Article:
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===========================
crcmod for Calculating CRCs
===========================

The software in this package is a Python module for generating objects that
compute the Cyclic Redundancy Check (CRC).  There is no attempt in this package
to explain how the CRC works.  There are a number of resources on the web that
give a good explanation of the algorithms.  Just do a Google search for "crc
calculation" and browse till you find what you need.  Another resource can be
found in chapter 20 of the book "Numerical Recipes in C" by Press et. al.

This package allows the use of any 8, 16, 24, 32, or 64 bit CRC.  You can
generate a Python function for the selected polynomial or an instance of the
Crc class which provides the same interface as the ``md5`` and ``sha`` modules
from the Python standard library.  A ``Crc`` class instance can also generate
C/C++ source code that can be used in another application.

----------
Guidelines
----------

Documentation is available from the doc strings.  It is up to you to decide
what polynomials to use in your application.  If someone has not specified the
polynomials to use, you will need to do some research to find one suitable for
your application.  Examples are available in the unit test script ``test.py``.
You may also use the ``predefined`` module to select one of the standard
polynomials.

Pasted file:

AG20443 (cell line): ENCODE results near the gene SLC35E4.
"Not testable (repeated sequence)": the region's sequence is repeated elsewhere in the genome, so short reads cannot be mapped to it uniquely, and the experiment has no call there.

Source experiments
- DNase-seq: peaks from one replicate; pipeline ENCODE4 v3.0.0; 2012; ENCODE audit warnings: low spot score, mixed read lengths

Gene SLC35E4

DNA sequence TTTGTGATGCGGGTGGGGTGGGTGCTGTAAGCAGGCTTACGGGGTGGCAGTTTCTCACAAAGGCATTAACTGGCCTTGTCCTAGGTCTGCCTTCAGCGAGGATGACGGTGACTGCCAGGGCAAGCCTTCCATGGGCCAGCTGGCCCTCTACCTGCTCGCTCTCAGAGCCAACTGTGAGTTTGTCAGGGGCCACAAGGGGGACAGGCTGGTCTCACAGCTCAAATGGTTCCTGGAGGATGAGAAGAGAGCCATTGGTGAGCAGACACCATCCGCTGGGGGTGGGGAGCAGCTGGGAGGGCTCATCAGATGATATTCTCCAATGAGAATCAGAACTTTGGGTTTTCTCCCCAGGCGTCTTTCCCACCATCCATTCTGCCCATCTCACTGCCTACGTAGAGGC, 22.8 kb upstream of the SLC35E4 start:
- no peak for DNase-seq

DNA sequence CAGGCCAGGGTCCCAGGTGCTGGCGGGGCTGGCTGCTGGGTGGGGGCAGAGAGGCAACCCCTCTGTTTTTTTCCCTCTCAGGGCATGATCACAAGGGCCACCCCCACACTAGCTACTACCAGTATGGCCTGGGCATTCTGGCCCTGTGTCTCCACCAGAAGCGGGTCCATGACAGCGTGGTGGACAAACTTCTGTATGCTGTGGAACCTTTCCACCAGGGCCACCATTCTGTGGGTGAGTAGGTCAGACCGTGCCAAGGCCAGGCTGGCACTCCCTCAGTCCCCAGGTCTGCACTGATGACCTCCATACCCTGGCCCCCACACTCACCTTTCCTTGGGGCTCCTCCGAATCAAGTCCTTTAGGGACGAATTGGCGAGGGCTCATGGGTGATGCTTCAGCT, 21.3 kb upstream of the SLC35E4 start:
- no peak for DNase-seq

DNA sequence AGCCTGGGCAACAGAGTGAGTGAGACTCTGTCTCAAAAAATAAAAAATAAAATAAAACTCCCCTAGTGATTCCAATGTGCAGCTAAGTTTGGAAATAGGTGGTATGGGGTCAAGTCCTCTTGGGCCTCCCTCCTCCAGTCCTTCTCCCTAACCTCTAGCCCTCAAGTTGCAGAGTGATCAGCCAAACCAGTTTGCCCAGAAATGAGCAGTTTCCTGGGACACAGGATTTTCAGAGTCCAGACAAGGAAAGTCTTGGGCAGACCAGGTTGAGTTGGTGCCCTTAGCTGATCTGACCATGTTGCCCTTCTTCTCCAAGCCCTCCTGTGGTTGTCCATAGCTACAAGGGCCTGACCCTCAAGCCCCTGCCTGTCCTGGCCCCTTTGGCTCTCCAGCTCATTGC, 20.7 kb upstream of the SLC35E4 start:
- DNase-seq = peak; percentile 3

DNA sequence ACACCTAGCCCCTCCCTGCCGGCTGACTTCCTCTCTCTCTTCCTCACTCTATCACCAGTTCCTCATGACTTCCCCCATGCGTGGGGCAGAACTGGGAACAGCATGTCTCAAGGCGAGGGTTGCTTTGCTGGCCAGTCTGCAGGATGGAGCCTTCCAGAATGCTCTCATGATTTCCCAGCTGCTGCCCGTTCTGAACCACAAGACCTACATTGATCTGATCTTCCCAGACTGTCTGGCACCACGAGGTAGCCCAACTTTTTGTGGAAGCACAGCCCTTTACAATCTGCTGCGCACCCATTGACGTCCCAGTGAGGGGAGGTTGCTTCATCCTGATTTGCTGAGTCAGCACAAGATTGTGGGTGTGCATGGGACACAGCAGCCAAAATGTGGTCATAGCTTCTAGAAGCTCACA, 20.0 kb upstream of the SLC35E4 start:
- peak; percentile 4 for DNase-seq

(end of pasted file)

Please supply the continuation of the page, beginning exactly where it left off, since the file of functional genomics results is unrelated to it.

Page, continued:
If you need to generate code for another language, I suggest you subclass the
``Crc`` class and replace the method ``generateCode``.  Use ``generateCode`` as
a model for the new version.

------------
Dependencies
------------

Python Version
^^^^^^^^^^^^^^

The package has separate code to support the 2.x and 3.x Python series.

For the 2.x versions of Python, these versions have been tested:

* 2.4
* 2.5
* 2.6
* 2.7

It may still work on earlier versions of Python 2.x, but these have not been
recently tested.

For the 3.x versions of Python, these versions have been tested:

* 3.1

Building C extension
^^^^^^^^^^^^^^^^^^^^

To build the C extension, the appropriate compiler tools for your platform must
be installed. Refer to the Python documentation for building C extensions for
details.

------------
Installation
------------

The crcmod package is installed using ``distutils``.
Run the following command::

    python setup.py install

If the extension module builds, it will be installed.  Otherwise, the
installation will include the pure Python version.  This will run significantly
slower than the extension module but will allow the package to be used.

For Windows users who want to use the mingw32 compiler, run this command::

    python setup.py build --compiler=mingw32 install

For Python 3.x, the install process is the same but you need to use the 3.x
interpreter.

------------
Unit Testing
------------

The ``crcmod`` package has a module ``crcmod.test``, which contains unit
tests for both ``crcmod`` and ``crcmod.predefined``.

When you first install ``crcmod``, you should run the unit tests to make sure
everything is installed properly.  The test script performs a number of tests
including a comparison to the direct method which uses a class implementing
polynomials over the integers mod 2.

To run the unit tests on Python >=2.5::

    python -m crcmod.test

Alternatively, in the ``test`` directory run::

    python test_crcmod.py

---------------
Code Generation
---------------

The crcmod package is capable of generating C functions that can be compiled
with a C or C++ compiler.  In the test directory, there is an examples.py
script that demonstrates how to use the code generator.  The result of this is
written out to the file ``examples.c``.  The generated code was checked to make
sure it compiles with the GCC compiler.

-------
License
-------

The ``crcmod`` package is released under the MIT license. See the ``LICENSE``
file for details.

------------
Contributors
------------

Craig McQueen